Posts tagged review

The Dead Lake by Hamid Ismailov

How do you tell the story of a remote injustice to a jaded world? You could make a documentary, or interview the survivors and write a 15,000-word magazine exposé. You could petition the authorities to commission an official enquiry, and wait a decade or two for the results. Hamid Ismailov chose to write a lyrical literary fairytale about a boy who swam in a forbidden lake and never grew up. The injustice in question is the detonation of 468 nuclear bombs in four decades of testing at the Semipalatinsk Nuclear… Read More

The Rag

I like literary magazines. I read a lot of them, although I don’t review them on here too often. I just read a new one called The Rag (well it’s new to me, but this is Issue 5 so I assume it’s been around for at least a year or two). I like reading literary magazines because of the variety of stories and styles you tend to get, especially with newer ones. Sometimes with the more established magazines you can start to recognize a certain type of story that they… Read More

First unsolicited review

With the official launch of A Virtual Love still a couple of weeks away, it was nice to go on Amazon the other day and see the first ‘surprise’ review, by which I mean one written by someone who just bought the book and decided to write about it, rather than being sent a review copy. The ebook was released a month early, with the idea of garnering a few advance reviews like this one before the paperback comes out on 1st April and I start doing publicity events, etc…. Read More

The Sense of an Ending, explained

First, some background: last year I wrote a review of The Sense of an Ending by Julian Barnes. I had a lot of comments from people who didn’t understand the ending, and since then I’ve been inundated with people searching for things like “Sense of an Ending explained”. I felt bad, because my original review didn’t really answer that question. So this post directly addresses the ending of the book and attempts to clear up any confusion. If you haven’t read the book and don’t want to know the end,… Read More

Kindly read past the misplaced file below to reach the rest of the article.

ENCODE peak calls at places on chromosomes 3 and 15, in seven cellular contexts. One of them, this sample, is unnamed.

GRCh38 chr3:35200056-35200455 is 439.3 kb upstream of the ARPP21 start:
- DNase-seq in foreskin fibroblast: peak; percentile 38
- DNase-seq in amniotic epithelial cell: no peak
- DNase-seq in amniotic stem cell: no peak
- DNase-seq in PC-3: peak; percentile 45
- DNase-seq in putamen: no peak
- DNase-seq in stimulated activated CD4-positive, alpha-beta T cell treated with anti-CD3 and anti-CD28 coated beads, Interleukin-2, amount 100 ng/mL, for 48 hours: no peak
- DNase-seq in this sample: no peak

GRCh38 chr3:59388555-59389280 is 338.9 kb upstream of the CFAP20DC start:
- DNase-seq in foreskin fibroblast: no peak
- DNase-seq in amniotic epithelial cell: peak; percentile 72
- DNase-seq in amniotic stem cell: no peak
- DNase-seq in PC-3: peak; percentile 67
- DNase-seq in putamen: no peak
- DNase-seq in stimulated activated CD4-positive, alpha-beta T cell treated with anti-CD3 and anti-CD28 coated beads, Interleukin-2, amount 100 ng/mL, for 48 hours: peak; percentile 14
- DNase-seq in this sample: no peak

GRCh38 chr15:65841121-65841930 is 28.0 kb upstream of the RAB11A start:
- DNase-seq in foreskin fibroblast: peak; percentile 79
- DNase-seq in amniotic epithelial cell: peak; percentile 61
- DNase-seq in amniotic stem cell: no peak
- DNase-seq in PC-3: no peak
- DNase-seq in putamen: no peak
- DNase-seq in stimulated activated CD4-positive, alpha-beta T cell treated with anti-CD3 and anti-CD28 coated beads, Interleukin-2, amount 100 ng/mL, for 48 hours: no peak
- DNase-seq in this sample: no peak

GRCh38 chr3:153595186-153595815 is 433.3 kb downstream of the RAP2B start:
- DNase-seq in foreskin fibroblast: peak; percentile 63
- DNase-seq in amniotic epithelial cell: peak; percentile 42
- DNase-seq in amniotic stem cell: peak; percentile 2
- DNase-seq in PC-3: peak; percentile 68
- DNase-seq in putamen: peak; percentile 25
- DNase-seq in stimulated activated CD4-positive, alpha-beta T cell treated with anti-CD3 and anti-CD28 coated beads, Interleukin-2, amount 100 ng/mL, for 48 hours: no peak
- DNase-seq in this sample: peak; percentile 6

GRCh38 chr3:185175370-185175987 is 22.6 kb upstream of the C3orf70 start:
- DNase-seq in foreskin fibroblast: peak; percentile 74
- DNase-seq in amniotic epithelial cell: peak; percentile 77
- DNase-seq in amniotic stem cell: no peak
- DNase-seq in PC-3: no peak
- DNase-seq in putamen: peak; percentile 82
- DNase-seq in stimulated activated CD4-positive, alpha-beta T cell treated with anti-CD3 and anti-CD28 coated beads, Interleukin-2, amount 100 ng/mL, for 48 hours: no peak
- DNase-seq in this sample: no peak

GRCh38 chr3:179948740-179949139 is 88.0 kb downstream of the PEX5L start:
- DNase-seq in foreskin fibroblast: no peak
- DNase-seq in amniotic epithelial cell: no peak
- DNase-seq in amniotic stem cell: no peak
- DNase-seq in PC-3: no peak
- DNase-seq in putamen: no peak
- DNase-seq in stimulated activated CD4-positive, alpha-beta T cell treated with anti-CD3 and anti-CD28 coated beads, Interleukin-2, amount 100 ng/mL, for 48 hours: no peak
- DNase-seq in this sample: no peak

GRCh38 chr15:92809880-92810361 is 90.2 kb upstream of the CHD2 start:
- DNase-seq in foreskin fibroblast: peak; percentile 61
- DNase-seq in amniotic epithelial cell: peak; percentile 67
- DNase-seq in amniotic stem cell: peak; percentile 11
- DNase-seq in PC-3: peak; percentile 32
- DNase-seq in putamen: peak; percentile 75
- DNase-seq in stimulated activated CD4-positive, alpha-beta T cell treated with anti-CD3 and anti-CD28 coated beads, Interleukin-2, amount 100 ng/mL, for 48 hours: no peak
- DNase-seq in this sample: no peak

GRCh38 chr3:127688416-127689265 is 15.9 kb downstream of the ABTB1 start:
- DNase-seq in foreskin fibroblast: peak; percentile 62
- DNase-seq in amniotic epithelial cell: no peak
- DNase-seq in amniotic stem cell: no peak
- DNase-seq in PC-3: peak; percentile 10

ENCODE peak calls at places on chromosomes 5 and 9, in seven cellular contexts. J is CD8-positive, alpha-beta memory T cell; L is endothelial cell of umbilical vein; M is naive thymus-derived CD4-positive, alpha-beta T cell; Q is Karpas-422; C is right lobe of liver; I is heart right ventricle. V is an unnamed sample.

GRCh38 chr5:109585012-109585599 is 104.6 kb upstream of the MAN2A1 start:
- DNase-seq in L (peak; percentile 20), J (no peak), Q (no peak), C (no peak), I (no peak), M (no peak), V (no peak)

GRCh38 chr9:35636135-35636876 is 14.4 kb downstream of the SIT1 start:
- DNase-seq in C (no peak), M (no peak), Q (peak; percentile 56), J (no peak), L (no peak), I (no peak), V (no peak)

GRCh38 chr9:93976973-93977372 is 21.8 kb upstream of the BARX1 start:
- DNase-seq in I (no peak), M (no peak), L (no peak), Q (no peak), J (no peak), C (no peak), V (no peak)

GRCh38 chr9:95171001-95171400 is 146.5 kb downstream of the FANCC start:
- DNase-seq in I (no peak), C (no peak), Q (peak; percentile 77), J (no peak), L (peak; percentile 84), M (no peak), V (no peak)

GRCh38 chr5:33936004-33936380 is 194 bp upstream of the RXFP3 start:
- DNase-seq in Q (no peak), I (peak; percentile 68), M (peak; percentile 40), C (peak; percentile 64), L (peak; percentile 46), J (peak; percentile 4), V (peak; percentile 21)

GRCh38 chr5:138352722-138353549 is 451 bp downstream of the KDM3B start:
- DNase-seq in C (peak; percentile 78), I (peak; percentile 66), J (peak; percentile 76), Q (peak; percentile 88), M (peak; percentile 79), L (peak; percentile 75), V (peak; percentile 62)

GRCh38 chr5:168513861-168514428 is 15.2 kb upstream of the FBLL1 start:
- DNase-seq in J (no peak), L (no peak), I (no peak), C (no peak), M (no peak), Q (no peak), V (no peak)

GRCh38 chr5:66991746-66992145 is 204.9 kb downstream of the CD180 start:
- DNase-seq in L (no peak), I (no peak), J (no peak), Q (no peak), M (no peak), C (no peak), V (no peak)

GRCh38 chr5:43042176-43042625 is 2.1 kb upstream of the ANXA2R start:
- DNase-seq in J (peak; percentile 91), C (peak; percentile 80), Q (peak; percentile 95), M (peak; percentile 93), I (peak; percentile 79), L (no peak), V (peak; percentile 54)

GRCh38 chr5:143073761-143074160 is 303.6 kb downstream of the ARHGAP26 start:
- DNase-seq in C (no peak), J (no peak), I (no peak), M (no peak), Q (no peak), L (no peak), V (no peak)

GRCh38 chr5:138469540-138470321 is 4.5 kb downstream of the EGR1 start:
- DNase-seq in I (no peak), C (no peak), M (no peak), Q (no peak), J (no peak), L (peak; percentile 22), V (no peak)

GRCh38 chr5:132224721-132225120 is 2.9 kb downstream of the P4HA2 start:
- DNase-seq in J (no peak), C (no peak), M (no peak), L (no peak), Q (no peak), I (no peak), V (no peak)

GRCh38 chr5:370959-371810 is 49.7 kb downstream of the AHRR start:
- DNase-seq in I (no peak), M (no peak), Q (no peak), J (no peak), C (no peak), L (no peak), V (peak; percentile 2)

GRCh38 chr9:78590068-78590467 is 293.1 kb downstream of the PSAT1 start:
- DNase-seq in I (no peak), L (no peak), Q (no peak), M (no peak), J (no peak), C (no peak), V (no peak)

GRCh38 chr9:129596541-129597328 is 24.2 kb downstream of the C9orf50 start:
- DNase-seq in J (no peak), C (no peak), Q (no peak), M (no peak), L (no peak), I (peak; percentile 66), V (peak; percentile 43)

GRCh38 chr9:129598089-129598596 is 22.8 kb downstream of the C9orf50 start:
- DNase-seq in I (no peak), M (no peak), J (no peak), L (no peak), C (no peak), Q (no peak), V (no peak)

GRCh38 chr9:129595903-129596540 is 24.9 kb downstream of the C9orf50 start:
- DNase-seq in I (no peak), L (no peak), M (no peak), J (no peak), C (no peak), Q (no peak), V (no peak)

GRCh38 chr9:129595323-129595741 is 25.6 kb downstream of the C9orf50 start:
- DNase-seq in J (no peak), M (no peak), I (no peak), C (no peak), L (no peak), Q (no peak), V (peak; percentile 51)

German Literature Month readalong, Effi Briest – part 3

So it’s week 3 of German Literature Month, organised by Lizzie and Caroline. We’re reading Effi Briest by Theodor Fontane. Why do you think Effi kept Crampas’s letters? I found it a little implausible at the time, because it was such a huge risk for her to take, and she must have known what the consequences would be if Innstetten found them. But I can see that the affair meant a lot to Effi, even though I don’t think she had very deep feelings for Crampas himself. Innstetten is emotionally… Read More

“Social Ecology and Communalism” by Murray Bookchin

This book is a good, short introduction to the ideas of Murray Bookchin. He draws on anarchist and socialist thought to come up with a model of social organisation that will be more fair not only to humans but also to the planet. Bookchin’s thesis is that capitalism has reached crisis point, both socially and ecologically, and new modes of thought are needed to create a better society in which to live. He derides environmentalists who focus only on conservation or protecting nature in isolation, without addressing social issues. To… Read More

New review for On the Holloway Road

On the Holloway Road picked up a good review from Emma over at Book Around the Corner yesterday. I don’t normally tell you about every review, but I wanted to highlight this one particularly because of a beautiful description of my main characters, Jack and Neil. Emma compares them to Sal and Dean in Kerouac’s On the Road, who she calls “day butterflies, the colorful ones who fly playfully from one flower to another under a sunny sky.” On the other hand: I saw Jack and Neil as night butterflies…. Read More

“Book of Clouds” by Chloe Aridjis

A very quiet, meditative book about a Mexican woman adrift in Berlin. Tatiana is alienated from her family and her friends, cut off from the rest of the city, uninterested in forming a relationship with anyone. She gets a part-time job doing transcription work for a historian, goes on a few lacklustre dates with a fairly nondescript meteorologist, becomes slightly obsessed with a mentally ill woman, avoids her neighbours, develops insomnia. The book meanders along like this for most of the 200 pages, as aimless as the passage of a… Read More

“Long Time, No See” by Dermot Healy

Have you ever read a book all the way through and felt that you missed something really big? You get that unsettling feeling that perhaps the whole thing is one big allegory that you failed to get. Or maybe you were daydreaming through the crucial paragraph that knits the whole book together. That’s the feeling I had after reading Long Time, No See. The quality of the writing was excellent throughout, and Dermot Healy spent 11 years writing this book, so I’m sure he had something important to say. But… Read More